At a preliminary hearing in a federal district court in New Haven, the Africans are charged with "insurrection on the high seas." The case has complicated conflicting claims of property ownership by Spain, the United States, the Spanish owners of the slaves and of La Amistad, and the American captain and first mate of the US revenue cutter that took the ship into custody, as laws of the sea entitled them to salvage rights to the property (theoretically including the slaves). The two abolitionists enlist the help of a young attorney specializing in property law: Roger Sherman Baldwin (Matthew McConaughey).
At the jail, Baldwin and the abolitionists, along with Josiah Willard Gibbs, Sr., a professor of linguistics, try to talk with the Amistad Africans, but neither side is able to understand anything of the other. In the prison, the Africans become divided among different factions. After one dies, they demonstrate against their imprisonment.
As the hearings drag on, Baldwin and Joadson approach Adams for advice. Adams advises them that, in court, the side with the best story usually wins. He asks them what their story is. Unable to answer, they realize it's imperative to communicate with the Africans. At the city docks, they find a black sailor in the Royal Navy, James Covey (Chiwetel Ejiofor), who speaks an African language. They have also been trying to teach English to Cinquè and others.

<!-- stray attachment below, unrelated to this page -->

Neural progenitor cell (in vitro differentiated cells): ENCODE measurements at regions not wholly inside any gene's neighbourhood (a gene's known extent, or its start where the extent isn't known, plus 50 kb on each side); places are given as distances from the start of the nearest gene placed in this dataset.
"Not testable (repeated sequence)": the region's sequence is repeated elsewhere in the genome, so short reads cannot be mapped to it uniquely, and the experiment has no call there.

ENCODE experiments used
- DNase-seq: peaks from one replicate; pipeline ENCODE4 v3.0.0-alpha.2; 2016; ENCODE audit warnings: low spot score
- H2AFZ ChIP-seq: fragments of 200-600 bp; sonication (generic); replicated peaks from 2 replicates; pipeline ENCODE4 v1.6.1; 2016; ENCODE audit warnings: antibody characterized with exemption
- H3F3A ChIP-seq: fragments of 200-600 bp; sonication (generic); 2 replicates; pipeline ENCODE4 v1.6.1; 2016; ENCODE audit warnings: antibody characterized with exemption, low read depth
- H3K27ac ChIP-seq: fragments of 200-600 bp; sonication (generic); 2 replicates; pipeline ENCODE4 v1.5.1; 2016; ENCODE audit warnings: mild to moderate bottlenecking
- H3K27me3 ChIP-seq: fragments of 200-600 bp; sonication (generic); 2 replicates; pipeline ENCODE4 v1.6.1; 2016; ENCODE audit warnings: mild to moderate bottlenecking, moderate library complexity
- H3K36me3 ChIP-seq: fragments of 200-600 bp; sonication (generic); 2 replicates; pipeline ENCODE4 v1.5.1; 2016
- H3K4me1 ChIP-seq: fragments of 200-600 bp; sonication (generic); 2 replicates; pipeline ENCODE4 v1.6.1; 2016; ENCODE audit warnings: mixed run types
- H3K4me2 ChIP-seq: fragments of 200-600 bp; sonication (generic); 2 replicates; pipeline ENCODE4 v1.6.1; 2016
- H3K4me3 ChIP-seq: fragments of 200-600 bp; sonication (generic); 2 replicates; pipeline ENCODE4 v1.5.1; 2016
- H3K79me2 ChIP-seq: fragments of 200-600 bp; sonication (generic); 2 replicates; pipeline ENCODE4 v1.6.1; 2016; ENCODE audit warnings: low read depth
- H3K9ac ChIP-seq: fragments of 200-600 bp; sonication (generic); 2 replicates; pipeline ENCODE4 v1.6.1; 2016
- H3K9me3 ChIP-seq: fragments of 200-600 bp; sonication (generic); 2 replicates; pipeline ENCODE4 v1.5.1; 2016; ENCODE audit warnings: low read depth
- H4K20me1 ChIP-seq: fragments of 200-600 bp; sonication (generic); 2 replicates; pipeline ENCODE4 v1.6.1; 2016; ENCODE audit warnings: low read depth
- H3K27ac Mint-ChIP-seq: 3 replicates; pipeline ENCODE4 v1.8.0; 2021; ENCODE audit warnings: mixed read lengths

Using Covey as a translator, Baldwin and his companions are able to talk to Cinquè. He is allowed to give his account, through Covey, in the courtroom. Cinquè tells the story of how he became a slave, which the film conveys by flashbacks. He was a farmer and family man, kidnapped by African slave-hunters and taken to the fortress of Lomboko, an illegal slave facility in the British protectorate of Sierra Leone. He and hundreds of other captured Africans were loaded onto the transatlantic slave-ship (Tecora). Cinquè tells of the various horrors of the Middle Passage. Upon their arrival in Cuba, Cinquè was sold at a slave market and purchased, along with many other Tecora survivors, by the owners of La Amistad. Once aboard La Amistad, Cinquè freed himself and other Africans, and began their mutiny for freedom.
The District Attorney William S. Holabird (Pete Postlethwaite) and Secretary of State John Forsyth (David Paymer) press their case for respecting property rights of owners and dismiss Cinquè's story as fiction. While exploring the impounded vessel La Amistad for evidence, Baldwin happens upon a notebook, stuffed into a crevice by Ruiz and Montez, which gives accounts of their illegal slave-trading.
With the notebook as evidence, Baldwin calls expert witnesses, including Captain Fitzgerald (Peter Firth), a British naval officer assigned to patrol the West African coastline to enforce the British Empire's anti-slavery policies. As tension in the courtroom rises, and Cinquè rises and cries, "Give us free" over and over, using the English he has learned. In a district court ruling, Judge Coglin (Jeremy Northam) dismisses all claims of ownership of the Africans. He rules that the Africans were captured illegally and not born on Cuban plantations; orders the arrest of the Amistad's owners on charges of slave-trading; and authorizes the United States to convey the Amistad Africans back to Africa at the expense of the nation.